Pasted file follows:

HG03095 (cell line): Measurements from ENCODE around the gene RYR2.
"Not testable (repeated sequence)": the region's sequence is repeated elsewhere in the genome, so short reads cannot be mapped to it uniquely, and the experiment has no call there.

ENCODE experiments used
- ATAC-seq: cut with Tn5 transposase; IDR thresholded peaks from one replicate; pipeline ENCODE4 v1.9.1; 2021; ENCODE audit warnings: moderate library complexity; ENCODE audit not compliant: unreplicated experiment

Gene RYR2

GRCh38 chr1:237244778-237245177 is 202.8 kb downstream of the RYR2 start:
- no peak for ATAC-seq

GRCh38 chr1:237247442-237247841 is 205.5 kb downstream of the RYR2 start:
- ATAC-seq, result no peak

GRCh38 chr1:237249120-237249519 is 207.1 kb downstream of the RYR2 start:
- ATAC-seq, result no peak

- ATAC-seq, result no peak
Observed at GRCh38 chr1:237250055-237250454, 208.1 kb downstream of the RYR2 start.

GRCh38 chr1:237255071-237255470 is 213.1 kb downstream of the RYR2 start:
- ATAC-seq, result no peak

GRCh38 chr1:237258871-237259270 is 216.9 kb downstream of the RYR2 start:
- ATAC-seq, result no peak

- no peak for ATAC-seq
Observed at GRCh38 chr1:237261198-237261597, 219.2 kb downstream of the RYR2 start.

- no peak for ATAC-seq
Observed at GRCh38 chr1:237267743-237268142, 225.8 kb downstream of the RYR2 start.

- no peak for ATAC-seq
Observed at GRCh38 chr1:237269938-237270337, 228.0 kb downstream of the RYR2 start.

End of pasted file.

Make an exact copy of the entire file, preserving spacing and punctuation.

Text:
HG03095 (cell line): Measurements from ENCODE around the gene RYR2.
"Not testable (repeated sequence)": the region's sequence is repeated elsewhere in the genome, so short reads cannot be mapped to it uniquely, and the experiment has no call there.

ENCODE experiments used
- ATAC-seq: cut with Tn5 transposase; IDR thresholded peaks from one replicate; pipeline ENCODE4 v1.9.1; 2021; ENCODE audit warnings: moderate library complexity; ENCODE audit not compliant: unreplicated experiment

Gene RYR2

GRCh38 chr1:237244778-237245177 is 202.8 kb downstream of the RYR2 start:
- no peak for ATAC-seq

GRCh38 chr1:237247442-237247841 is 205.5 kb downstream of the RYR2 start:
- ATAC-seq, result no peak

GRCh38 chr1:237249120-237249519 is 207.1 kb downstream of the RYR2 start:
- ATAC-seq, result no peak

- ATAC-seq, result no peak
Observed at GRCh38 chr1:237250055-237250454, 208.1 kb downstream of the RYR2 start.

GRCh38 chr1:237255071-237255470 is 213.1 kb downstream of the RYR2 start:
- ATAC-seq, result no peak

GRCh38 chr1:237258871-237259270 is 216.9 kb downstream of the RYR2 start:
- ATAC-seq, result no peak

- no peak for ATAC-seq
Observed at GRCh38 chr1:237261198-237261597, 219.2 kb downstream of the RYR2 start.

- no peak for ATAC-seq
Observed at GRCh38 chr1:237267743-237268142, 225.8 kb downstream of the RYR2 start.

- no peak for ATAC-seq
Observed at GRCh38 chr1:237269938-237270337, 228.0 kb downstream of the RYR2 start.